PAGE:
What is Memory Care? Part III: Comparing Memory Care Communities

comparing memory care facilities apples to apples

What is memory care? How does it compare to assisted living care or nursing home care? How do you find the right memory care for a loved one? These may be just a few of the many questions on your mind if the concept of memory care is new to you.A memory care facility is a senior living community for people with Alzheimer's or other forms of dementia. Often, a memory care is housed within an assisted living community so your loved one can easily transition from one to the other.

Whether you’re looking for the future or in need of a solution right now, it’s easy to get overwhelmed by the many options available. It may be tough to figure out which one will be the best for your loved one.

Here are questions to help you do just that. Use these with all of the memory care communities you contact. This will help you compare apples to apples when it comes down to making your final decision. 

Activities and Recreation

  • Ask to look at the calendar of activities. Does it address your loved one’s whole person? The best programs have daily options for physical, social, emotional and spiritual activities. Art and music are especially important. They allow your loved one to have a voice even if they can no longer carry on a conversation.
  • Does everyone participate in the same activities? The best programs group residents by memory-loss level.
  • Who leads the activities? The best programs are led by trained activity coordinators.

Environmental Considerations

  • Is there an outside area where your loved one can safely spend time outside? Natural light and outdoor space can help combat “sundowner’s syndrome” where residents have difficulty sleeping at night because of disorientation as to the time of day.
  • What amenities and features are accessible to the memory care residents? Are there common area spaces for residents to enjoy conversations with others?
  • Are hallways wide and bright or narrow and dim? Well-lit hallways that don’t feel narrow can encourage residents to explore, rather than wander searching for a way out.

Staff Training and Culture

  • Do residents contribute to daily life in the community? When individuals feel needed they have a sense of purpose. Whether it is baking cookies for an afternoon snack, or setting the table for a meal, do residents feel like they have purpose?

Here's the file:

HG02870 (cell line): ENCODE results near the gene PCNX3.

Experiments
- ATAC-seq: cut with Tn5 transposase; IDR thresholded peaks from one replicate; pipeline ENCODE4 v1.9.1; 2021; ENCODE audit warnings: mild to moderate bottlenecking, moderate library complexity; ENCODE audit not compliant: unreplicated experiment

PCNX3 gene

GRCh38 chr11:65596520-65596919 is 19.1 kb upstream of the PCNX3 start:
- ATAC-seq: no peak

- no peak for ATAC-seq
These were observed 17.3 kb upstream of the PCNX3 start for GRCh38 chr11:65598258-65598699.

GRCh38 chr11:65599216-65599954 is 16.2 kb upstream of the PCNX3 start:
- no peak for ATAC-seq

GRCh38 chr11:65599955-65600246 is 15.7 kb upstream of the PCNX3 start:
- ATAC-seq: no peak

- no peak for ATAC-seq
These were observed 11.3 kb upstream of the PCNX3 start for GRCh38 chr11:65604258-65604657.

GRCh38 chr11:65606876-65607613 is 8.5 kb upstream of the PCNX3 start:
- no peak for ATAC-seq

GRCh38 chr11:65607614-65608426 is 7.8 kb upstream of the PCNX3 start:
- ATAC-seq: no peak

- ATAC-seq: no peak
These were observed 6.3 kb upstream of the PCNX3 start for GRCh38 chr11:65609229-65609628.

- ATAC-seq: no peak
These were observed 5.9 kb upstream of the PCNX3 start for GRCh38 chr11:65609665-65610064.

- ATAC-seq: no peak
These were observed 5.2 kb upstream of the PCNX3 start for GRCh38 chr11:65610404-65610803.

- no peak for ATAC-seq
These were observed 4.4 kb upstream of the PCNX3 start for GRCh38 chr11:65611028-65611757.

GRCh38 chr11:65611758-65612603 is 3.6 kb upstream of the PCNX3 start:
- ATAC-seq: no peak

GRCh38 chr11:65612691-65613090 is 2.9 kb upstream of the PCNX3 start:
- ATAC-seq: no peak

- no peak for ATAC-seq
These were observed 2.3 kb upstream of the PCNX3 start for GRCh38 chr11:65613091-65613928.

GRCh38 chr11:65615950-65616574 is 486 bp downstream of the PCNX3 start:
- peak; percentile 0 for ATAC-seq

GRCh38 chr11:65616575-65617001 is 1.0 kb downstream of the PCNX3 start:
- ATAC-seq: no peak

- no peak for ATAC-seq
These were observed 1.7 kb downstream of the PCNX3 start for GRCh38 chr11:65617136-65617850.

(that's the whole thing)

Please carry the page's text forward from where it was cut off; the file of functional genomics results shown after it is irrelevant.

• Are staff trained beyond the state minimum expectations? Are staff able to care for residents' medical issues? For example, are they trained to help residents with foot care related to diabetes, change colostomy bags, etc.? Are staff trained in understanding the progression and effects of the memory care diagnoses they will be working with?
  • How do staff support residents that are anxious, agitated or disoriented? If left unaddressed or handle in a way that the resident doesn’t respond positively to, a chain reaction with other residents can occur. What do they do to prevent this from happening?

Policies and Procedures

  • Is there a level beyond which the facility can no longer offer care? If so, what steps will be taken to provide support to the family should their loved one need a higher level of care?
  • Is there anything that would cause the facility to evict your loved one? What steps are taken prior to eviction?

You can learn a lot by being observant.

You can learn as much about a memory care community by observing as you can asking questions of those you are visiting with. When you visit memory care facilities, pay attention to things like:

  • How do staff interact with residents?
  • What kind of appearance do the residents have? (hair combed, clothes are clean, free of odors, etc.)?
  • Given their various levels of dementia, are residents alert?
  • Are residents actively engaged in activities appropriate to their memory level?

Narrowing Down Your Options

There are so many emotions involved in moving a loved one to memory care. Making an objective decision can be tough.

One way to make it easier is by making a list of your loved one's must haves. For example, two activities per day, staff trained in diabetes care and a community that offers gardens to walk in. Then rate each facility against that list. When you've boiled it down to your top picks, make a list of the pros and cons for each. Tally those up. That should lead you to the best option for your loved one.

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